Recently, two Scottsdale physicians, Dr. Alyx Porter Umphrey and Dr. Gregory Umphrey, saw the explosion of a dream come true when they publicly launched ElevateMeD, a local nonprofit. ElevateMeD is committed to elevating the field of medicine by providing financial support and mentorship to future physicians of historically underrepresented backgrounds. In its first year, the Scottsdale-based organization has established a diverse board of directors whose efforts have raised more than $200,000 toward their scholarship program.
The obstacles this physician couple faced on their journey are what many students from underrepresented backgrounds will face in their pursuit of medicine. According to The American Medical Student Association, “cost is the top reason qualified minority students reported not enrolling in medical school.” This is one contributing factor to our nation’s disproportionate representation in the medical field, directly impacting health disparities like those reported during COVID-19. ElevateMeD is on a mission to increase physician workforce diversity and improve cultural competence among physicians to reduce those health disparities.
After accruing and paying off more than $300,000 in combined medical school debt, Dr. Alyx Porter Umphrey and Dr. Gregory Umphrey saw ElevateMeD as a solution to create lasting change for the next generation of physician leaders. ElevateMeD is committed to providing that support through the Scholars Program, a multifaceted program designed to annually provide 10 recipients a $10,000 scholarship during each year of their medical program, physician mentorship, access to peer network support, leadership development opportunities, and financial management education.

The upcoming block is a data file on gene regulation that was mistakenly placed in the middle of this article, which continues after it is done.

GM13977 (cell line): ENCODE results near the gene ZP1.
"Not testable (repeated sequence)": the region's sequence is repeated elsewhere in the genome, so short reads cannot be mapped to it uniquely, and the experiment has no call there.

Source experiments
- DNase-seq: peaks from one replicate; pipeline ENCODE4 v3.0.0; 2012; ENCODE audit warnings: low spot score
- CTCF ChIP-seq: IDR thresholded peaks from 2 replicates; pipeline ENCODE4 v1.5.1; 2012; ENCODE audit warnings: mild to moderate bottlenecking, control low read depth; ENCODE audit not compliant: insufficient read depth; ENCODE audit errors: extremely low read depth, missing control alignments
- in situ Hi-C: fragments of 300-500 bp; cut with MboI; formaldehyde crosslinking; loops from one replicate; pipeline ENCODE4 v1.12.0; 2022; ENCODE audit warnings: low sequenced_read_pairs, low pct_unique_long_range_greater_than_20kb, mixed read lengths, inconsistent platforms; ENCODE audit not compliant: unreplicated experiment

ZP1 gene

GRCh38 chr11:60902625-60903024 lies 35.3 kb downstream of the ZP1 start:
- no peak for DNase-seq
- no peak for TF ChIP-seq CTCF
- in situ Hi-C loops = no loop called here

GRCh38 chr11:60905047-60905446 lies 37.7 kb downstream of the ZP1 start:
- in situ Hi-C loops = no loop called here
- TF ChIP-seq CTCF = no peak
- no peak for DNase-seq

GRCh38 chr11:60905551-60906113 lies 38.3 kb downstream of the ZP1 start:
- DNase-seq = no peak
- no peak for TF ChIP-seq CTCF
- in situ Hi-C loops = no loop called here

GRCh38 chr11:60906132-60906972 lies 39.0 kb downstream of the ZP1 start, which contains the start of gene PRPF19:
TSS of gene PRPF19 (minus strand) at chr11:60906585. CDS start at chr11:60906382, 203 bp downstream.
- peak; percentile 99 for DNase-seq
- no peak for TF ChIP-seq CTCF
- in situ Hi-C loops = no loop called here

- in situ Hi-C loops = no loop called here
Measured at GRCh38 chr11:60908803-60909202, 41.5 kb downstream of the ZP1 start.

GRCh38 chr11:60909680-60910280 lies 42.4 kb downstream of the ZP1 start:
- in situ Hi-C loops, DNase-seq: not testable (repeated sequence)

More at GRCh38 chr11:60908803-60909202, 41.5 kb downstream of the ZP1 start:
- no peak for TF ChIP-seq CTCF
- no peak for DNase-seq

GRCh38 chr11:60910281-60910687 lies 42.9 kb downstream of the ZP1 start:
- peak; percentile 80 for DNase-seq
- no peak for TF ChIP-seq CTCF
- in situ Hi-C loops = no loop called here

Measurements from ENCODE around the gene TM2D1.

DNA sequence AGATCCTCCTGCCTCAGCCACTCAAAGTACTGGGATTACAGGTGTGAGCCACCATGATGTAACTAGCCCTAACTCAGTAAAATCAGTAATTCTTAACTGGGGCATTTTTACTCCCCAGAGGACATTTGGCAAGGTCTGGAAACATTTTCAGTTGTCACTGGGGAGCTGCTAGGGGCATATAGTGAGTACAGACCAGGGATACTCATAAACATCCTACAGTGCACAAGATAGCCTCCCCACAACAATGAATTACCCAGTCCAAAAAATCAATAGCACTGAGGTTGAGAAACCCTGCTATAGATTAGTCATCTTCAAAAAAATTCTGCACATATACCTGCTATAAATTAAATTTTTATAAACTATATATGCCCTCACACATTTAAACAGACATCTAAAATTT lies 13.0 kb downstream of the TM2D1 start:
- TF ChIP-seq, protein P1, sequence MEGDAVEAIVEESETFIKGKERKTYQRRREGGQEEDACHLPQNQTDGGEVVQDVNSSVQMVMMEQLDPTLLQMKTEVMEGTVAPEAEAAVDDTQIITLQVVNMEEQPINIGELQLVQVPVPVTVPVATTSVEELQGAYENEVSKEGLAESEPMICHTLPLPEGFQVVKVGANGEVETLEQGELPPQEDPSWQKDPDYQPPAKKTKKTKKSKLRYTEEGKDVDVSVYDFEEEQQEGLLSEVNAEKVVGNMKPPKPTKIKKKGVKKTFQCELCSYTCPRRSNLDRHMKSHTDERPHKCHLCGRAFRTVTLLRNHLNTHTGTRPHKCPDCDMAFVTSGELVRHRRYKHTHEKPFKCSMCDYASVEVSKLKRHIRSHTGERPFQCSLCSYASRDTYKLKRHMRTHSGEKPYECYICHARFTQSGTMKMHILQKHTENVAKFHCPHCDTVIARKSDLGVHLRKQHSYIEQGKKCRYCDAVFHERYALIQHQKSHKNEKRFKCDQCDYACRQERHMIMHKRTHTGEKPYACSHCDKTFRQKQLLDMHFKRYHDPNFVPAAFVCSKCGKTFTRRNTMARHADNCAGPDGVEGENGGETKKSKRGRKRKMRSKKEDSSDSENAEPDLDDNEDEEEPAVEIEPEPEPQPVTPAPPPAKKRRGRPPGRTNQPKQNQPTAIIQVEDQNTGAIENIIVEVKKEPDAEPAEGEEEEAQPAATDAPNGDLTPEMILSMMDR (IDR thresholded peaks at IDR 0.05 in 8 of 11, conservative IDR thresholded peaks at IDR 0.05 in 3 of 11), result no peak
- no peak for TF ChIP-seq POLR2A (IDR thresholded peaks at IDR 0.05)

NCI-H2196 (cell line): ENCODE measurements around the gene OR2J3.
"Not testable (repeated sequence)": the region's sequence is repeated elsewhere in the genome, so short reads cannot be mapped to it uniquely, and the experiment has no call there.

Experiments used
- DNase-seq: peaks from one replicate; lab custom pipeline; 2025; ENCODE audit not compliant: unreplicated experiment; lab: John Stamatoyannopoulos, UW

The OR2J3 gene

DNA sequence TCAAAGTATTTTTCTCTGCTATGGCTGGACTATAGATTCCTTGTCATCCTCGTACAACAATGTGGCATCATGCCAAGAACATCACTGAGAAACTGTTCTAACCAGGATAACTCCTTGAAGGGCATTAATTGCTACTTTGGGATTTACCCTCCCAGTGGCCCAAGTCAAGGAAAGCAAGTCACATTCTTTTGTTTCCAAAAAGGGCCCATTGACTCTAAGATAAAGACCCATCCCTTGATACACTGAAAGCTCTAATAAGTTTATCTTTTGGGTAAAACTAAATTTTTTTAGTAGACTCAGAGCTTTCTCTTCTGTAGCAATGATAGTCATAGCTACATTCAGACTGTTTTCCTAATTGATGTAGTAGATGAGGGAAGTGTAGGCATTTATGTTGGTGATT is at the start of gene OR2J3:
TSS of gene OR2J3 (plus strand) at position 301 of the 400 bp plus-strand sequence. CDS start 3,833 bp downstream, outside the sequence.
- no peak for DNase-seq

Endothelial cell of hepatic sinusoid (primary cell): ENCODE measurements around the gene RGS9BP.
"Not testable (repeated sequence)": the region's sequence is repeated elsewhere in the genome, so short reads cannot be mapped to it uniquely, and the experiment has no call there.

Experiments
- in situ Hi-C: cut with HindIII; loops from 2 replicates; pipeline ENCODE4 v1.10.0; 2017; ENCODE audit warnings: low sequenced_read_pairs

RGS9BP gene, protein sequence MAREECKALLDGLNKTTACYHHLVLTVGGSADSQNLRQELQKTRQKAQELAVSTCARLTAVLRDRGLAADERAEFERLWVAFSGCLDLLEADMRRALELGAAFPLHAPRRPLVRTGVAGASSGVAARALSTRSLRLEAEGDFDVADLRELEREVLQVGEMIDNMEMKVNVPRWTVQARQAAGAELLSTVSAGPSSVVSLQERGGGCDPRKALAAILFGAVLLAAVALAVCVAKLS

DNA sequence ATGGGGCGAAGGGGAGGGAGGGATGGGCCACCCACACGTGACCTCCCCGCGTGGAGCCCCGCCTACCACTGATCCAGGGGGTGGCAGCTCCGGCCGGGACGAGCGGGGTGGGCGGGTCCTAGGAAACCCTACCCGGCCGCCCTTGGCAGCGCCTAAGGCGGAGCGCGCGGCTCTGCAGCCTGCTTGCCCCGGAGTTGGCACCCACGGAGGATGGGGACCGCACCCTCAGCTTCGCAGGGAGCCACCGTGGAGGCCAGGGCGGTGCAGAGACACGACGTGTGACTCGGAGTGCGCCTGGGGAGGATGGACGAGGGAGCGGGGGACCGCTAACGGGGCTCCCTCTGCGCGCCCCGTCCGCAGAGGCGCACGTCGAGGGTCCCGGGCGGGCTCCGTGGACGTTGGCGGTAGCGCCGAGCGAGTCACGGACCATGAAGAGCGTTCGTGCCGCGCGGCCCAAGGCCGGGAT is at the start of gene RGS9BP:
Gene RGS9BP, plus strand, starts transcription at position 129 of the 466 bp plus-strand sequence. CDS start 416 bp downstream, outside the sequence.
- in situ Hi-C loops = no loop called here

ElevateMeD proudly just announced its first inaugural cohort of students from across the U.S. These students were nominated by partnering institutions and then selected through an application process. This year’s cohort of scholars include: Aaron Bia (University of Arizona), Anthony Osifuye (University of Minnesota), Christian Freeman (Emory University), Gabriela Alejo (UT Southwestern Medical Center), Harvey Lewis (Howard University), Kalonji Cole (Charles R. Drew University/UCLA), Louisa Appiah (East Carolina University), Mahdieh Hosseini (Temple University), Shannon Coombs (Mayo Clinic), and Shanita Thomas (Wayne State University).
“Of all of the moments filled with various emotions that have been brought forward by COVID-19, one of the most impactful and sustaining has been the selection process of our inaugural cohort of scholars,” shares Dr. Alyx Porter Umphrey, who also serves as executive director. “I have never been more certain that our future is bright. These brilliant medical students embody the drive, resilience, and tenacity that is required to affect change regarding the disparities we see in health care.”
The COVID-19 pandemic continues to reveal the importance of the ElevateMeD mission and hope for the future of health care. The organization does not plan to slow down the momentum created in year one, and will make pivots as necessary. To learn more about how you can support the ElevateMeD mission, and learn more about this year’s scholars, visit elevatemed.org.
Photo by Deanna S. Reid, The SocialPhotog